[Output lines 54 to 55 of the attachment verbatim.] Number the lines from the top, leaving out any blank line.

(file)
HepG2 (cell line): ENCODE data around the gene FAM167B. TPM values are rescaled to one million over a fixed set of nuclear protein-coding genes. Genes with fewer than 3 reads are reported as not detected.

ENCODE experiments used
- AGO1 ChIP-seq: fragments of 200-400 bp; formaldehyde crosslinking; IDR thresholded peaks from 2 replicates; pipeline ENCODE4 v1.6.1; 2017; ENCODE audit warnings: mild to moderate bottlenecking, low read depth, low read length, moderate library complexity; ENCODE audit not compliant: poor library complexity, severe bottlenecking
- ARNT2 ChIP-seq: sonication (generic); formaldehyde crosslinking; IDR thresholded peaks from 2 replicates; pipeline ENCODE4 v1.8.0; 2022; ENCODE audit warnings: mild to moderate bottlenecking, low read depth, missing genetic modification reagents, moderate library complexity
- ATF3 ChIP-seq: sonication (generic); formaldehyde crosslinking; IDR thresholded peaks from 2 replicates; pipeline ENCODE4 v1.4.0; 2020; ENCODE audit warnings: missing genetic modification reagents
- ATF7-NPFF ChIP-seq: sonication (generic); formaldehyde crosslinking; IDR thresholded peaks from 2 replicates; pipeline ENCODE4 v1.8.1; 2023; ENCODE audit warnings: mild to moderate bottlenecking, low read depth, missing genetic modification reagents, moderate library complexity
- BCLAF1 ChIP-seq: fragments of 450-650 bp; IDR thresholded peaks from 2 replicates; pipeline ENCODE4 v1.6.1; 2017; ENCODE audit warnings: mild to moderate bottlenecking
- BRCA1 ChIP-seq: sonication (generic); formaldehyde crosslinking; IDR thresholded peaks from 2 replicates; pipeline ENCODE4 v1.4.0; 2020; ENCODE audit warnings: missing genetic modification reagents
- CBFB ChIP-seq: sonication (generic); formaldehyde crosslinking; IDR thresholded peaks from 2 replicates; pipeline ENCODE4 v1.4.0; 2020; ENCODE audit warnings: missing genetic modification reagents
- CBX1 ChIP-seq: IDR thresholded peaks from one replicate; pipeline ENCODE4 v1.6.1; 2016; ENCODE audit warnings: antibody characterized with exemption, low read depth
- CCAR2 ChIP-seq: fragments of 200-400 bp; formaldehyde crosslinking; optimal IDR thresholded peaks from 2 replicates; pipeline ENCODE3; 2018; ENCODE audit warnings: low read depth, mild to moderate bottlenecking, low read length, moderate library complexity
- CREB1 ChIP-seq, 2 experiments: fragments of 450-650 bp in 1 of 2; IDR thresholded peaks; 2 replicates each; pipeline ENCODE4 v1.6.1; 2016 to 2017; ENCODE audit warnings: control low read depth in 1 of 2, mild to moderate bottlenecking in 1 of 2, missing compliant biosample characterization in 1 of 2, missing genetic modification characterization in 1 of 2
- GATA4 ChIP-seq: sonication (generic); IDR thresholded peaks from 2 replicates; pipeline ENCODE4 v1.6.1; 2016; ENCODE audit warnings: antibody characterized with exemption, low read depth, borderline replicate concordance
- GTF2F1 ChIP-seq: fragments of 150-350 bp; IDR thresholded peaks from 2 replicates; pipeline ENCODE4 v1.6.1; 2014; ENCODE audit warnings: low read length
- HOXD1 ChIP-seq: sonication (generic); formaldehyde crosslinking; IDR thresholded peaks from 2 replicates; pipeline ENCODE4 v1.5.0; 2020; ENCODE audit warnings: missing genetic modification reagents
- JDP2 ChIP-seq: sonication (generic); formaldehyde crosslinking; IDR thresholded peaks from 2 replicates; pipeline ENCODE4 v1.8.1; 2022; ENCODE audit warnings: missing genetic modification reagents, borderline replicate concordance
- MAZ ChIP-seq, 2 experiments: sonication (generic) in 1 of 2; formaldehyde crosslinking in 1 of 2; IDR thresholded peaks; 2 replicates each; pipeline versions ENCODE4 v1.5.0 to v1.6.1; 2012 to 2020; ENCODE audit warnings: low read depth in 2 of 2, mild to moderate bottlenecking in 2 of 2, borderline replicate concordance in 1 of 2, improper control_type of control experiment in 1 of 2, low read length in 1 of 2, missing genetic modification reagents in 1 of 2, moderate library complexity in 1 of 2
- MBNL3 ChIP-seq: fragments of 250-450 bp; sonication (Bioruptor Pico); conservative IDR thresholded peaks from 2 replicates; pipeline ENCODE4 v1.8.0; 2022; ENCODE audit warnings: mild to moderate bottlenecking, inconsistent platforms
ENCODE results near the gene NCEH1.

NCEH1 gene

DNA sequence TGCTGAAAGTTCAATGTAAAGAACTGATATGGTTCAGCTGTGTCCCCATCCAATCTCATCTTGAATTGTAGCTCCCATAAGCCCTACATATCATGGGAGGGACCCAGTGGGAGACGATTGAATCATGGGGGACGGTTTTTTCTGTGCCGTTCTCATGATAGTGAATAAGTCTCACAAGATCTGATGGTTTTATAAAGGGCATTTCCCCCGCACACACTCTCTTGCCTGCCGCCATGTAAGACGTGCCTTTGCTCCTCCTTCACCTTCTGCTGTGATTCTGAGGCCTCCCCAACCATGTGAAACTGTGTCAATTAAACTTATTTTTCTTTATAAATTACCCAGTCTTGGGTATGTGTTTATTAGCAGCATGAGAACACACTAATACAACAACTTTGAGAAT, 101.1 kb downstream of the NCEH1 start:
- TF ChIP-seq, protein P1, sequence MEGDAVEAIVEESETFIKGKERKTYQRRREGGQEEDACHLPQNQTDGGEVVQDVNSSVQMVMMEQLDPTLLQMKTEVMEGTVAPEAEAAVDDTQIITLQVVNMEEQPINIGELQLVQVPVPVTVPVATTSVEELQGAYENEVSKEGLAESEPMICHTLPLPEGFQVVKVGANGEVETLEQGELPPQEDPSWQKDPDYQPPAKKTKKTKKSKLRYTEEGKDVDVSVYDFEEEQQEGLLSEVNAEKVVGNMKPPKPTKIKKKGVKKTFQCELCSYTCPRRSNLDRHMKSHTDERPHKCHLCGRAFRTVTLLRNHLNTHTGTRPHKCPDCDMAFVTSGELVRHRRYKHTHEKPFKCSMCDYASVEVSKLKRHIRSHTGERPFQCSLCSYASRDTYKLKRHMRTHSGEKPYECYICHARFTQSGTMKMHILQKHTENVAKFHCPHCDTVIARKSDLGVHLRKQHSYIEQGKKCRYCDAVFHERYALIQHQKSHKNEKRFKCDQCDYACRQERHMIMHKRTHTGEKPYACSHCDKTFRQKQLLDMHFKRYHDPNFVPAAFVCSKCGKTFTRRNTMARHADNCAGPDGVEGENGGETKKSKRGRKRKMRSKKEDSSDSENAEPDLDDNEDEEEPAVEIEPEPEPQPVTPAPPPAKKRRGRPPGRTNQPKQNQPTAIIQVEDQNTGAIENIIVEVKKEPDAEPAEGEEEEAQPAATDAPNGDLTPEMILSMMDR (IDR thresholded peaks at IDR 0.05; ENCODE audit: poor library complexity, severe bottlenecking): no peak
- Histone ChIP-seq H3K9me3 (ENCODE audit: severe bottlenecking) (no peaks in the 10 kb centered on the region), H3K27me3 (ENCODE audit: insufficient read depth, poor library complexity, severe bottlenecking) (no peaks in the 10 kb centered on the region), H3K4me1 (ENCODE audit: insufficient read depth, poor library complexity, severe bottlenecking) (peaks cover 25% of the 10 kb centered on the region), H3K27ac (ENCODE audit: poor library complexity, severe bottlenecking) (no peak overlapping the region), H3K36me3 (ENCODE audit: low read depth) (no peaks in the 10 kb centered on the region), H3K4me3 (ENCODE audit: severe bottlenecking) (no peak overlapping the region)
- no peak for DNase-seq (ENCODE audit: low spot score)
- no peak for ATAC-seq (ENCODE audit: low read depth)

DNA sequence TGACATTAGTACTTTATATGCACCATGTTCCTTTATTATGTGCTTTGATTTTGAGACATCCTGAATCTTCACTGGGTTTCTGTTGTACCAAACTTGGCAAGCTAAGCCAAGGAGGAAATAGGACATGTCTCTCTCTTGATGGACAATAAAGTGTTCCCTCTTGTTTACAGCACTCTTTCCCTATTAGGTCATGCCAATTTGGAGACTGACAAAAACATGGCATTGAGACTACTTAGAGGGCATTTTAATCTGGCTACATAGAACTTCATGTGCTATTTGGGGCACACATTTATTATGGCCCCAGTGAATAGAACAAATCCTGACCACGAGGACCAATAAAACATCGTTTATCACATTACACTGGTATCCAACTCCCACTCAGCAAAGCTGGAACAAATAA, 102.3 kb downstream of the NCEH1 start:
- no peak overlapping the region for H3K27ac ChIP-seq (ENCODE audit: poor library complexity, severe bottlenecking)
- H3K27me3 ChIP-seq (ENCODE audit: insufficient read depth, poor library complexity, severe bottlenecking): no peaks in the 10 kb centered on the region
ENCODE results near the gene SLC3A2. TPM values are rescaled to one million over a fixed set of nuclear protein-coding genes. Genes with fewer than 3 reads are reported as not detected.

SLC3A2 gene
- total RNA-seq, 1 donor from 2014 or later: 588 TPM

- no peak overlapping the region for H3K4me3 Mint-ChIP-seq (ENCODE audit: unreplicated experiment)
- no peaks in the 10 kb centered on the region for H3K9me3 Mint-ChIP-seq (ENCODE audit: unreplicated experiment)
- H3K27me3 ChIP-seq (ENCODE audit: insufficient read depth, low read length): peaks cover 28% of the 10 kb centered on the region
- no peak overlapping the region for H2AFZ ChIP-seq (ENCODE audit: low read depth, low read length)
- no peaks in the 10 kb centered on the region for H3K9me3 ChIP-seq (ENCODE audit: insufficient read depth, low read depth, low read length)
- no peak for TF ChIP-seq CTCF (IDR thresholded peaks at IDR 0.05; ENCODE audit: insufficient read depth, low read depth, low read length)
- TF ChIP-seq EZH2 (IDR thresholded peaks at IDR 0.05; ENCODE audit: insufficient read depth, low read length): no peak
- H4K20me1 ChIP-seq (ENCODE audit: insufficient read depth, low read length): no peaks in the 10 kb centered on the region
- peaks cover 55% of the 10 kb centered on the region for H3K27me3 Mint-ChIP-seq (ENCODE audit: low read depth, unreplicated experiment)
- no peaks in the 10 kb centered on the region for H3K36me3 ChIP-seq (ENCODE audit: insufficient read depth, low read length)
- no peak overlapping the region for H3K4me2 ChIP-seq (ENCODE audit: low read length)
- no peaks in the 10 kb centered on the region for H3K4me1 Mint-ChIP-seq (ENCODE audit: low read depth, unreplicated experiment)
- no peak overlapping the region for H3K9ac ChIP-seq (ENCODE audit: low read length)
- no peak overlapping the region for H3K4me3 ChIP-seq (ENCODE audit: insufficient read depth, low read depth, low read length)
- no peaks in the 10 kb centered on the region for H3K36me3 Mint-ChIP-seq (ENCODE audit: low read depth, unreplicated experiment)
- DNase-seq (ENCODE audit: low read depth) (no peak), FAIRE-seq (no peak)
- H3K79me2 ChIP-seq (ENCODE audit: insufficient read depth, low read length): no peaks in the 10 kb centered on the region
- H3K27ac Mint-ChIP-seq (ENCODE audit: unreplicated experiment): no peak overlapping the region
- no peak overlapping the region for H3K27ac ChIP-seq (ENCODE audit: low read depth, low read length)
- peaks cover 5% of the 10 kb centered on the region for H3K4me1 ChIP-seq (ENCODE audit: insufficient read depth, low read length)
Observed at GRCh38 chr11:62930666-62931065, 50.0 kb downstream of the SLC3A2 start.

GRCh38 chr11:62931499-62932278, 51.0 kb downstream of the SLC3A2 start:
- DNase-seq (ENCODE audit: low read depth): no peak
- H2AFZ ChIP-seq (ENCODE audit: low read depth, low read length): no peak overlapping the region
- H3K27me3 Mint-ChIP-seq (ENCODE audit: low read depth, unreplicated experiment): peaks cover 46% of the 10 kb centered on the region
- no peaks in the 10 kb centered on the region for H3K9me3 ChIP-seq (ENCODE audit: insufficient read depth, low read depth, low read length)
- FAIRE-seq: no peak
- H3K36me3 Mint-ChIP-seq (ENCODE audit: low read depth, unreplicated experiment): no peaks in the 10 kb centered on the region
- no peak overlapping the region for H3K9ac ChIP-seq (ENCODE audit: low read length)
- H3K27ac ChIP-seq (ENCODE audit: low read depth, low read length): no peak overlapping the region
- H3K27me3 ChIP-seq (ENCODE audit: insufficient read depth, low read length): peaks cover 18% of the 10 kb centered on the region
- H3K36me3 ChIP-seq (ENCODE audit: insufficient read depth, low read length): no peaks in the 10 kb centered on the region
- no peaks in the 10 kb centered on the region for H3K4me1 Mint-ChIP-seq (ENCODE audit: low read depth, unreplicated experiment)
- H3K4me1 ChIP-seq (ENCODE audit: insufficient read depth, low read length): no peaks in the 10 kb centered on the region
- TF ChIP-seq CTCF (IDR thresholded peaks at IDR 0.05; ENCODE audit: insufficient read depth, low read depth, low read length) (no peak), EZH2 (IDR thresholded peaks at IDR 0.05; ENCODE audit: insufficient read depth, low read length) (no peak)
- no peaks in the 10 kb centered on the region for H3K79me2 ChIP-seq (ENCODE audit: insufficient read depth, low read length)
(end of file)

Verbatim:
- DNase-seq (ENCODE audit: low read depth): no peak
- H2AFZ ChIP-seq (ENCODE audit: low read depth, low read length): no peak overlapping the region